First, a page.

By Ruchita Agrawal
I was at my cousin’s place last weekend and the discussion veered round to how difficult life can be for a single mother, even in an era when more and more people are becoming single parents, due to personal choice or marital break-ups.
My son is two years old but has spent only 12 days with his biological father. I have been single-handedly taking care of my son and, yes, life has been challenging given that I am a working woman.
People often ask me how I manage my office, home and child, and I tell them I am still learning. But along the way I have learnt quite a few life lessons that are worth sharing with others who find themselves in a similar predicament.
Lesson number 1: One has to overcome the fear of ‘log kya kahenge?’ (what will people say?). For me, ‘sabse bada rog, kya kahenge log’ (the biggest weakness is what will people say). This fear of how society will judge you messes up your life. If you begin to worry about what those nit-picking neighbours, aunties, uncles, co-workers, et cetera say, just ask them to take a hike and mind their own business. You and only you have to decide their importance, if any, in your life.
Lesson number 2: Don’t multitask. This is a huge failure, at least for me and some other single parents that I know. I don’t bring my work home, no matter how important it is. I finish my work in office. Time management is everything. When I am at home, my world is my son. There are times when I have to work, but I usually do that after my child is asleep. Yes I have to sacrifice my sleep at times, time but then kuchh paane ke liye kuchh khona padta hai (you have to lose something to win something).
Lesson number 3: Start looking for schools that are okay with single parents. Believe me, I was denied admission in a pre-school because the authorities said they need both the parents for the activities that they conduct for their wards. I was shocked to hear this, but it is important to know that such schools do exist. Fortunately, there are schools that welcome single parents. In such case, the school also wants to know whether or not the other parent is allowed to visit the child (in case of a minor).
Lesson number 4: Grandparents are the best. Let your child have their chhatra chhaaya (shadow or influence). Believe me, as a working parent, I can only trust my folks rather than the maids and crèches. I am not saying that crèches are not good, if grandparents are not willing or not there to support then that is the only choice one has. Grandparents are the best bet.
Lesson number 5: Hire a maid whom you can trust with all your housework and cooking. Usually those who are willing to do a 9-to-6 job. This way the grandparents need not worry about daily chores and they can supervise your child without any fear or feeling of being exploited. But this isn’t always a smooth affair: often the elders and the maids get into a rift and your phone doesn’t stop ringing with the complaints from both the parties. You have to be the peacemaker and deal with the situation diplomatically. These days, we also have technological solutions, such as cameras, that are a boon.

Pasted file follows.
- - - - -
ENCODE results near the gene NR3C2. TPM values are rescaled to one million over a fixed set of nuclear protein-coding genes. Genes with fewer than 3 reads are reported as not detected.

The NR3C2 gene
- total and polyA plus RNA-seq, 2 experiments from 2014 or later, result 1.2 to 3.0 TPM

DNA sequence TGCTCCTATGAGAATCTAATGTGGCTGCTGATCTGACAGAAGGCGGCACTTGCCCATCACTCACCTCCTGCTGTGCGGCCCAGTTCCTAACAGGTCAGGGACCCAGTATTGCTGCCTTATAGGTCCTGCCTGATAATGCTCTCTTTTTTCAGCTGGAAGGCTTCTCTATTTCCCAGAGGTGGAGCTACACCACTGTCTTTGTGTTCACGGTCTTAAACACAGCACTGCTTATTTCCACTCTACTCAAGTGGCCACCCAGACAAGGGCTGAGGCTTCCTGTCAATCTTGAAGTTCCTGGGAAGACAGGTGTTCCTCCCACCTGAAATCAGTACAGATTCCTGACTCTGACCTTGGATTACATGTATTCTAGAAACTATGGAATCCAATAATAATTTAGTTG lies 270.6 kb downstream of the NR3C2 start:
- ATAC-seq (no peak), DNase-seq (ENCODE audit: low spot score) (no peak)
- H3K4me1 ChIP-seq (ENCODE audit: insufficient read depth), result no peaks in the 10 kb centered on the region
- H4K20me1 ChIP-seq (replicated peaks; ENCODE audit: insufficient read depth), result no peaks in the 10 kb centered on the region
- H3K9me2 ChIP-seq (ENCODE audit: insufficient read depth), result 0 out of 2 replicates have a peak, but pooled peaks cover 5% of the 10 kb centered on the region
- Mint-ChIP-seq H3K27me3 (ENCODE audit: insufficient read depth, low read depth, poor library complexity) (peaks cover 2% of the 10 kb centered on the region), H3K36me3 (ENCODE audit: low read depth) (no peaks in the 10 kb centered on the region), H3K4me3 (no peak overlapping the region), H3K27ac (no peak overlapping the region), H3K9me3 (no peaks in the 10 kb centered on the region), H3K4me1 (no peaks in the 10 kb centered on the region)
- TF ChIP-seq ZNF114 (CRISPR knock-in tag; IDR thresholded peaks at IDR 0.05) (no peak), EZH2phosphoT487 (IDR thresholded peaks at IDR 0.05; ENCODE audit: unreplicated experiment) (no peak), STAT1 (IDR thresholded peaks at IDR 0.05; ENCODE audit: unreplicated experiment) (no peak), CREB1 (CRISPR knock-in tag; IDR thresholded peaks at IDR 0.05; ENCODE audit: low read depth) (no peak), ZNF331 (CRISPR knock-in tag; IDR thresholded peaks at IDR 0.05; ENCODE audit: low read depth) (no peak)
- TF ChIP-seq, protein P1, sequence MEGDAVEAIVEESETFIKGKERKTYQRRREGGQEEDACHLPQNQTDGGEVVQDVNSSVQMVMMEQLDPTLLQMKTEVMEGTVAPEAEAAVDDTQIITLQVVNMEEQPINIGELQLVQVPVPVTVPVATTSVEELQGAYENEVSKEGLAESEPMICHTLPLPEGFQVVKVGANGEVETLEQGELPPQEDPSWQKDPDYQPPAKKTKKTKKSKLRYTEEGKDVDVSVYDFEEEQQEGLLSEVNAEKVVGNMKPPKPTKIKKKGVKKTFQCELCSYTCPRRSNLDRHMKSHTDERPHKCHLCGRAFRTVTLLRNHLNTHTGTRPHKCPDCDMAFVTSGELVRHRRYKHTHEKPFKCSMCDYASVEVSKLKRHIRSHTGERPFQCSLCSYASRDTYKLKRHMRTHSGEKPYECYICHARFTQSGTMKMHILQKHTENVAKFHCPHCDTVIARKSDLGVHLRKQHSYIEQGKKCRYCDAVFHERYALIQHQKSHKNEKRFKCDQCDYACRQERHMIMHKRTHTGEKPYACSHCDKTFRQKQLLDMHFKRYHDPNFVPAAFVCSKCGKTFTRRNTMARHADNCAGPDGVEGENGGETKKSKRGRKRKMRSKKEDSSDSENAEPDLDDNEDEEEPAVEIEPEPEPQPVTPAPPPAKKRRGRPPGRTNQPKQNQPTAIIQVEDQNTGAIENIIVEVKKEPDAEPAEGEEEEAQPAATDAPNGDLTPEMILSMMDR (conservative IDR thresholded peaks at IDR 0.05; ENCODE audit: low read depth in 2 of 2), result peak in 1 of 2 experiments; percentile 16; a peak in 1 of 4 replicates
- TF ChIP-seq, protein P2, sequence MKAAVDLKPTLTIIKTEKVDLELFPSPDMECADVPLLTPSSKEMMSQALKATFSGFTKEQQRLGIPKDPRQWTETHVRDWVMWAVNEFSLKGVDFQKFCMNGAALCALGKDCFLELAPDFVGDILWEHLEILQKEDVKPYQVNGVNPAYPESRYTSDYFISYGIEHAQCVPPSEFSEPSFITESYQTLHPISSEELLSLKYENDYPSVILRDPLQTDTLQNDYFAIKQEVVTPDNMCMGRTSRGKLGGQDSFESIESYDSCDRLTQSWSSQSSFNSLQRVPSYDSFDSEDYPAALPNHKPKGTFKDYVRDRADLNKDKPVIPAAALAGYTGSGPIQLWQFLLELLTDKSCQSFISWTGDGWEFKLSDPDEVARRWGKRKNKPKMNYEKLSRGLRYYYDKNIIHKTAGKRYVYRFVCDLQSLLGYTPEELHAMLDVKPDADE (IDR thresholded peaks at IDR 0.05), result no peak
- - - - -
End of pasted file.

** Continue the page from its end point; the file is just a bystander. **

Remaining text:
Lesson number 6: Never lie to your kid about being a single parent or about the other biological parent. Legal issues apart, do not fill their mind with hatred for the spouse who is not around to see their child grow up. This is the most difficult part. Let the child be open and decide on his/her own.
Lesson number 7: Never crib about being a single parent or about the responsibilities you have because life can be so much better than being with a lousy partner. There are days when you will be extremely positive and full of energy, but you will also encounter times when you experience frustration and will feel demotivated: the best solution for such a recurring problem is to find a hobby. I have found mine: mehndi (henna) creations and workout. Believe me, it gives me a lot of satisfaction. A consultant once told me ‘Any form of creativity is satisfying’. It can be anything: cooking, writing, photography, painting, singing, dancing, carpentry, workouts, anything…
Lesson number 8: Find happiness in small things. Don’t look for happiness in foreign trips or leisure shopping or expensive spas (social media is evil that way :P). There are so many small things happening around us and we always overlook them. We keep thinking about a foreign trip, but a stroll in the park with your child can be one of the most satisfying moments. My son keeps scribbling on the walls. Initially, I used to stop him from doing that and, at times, even scolded him. Yet, nothing stopped him from scribbling. Now I allow him to do that. I clean the walls and when he watches me clean he wants to clean them too and that moment is the most fun and satisfying moment.
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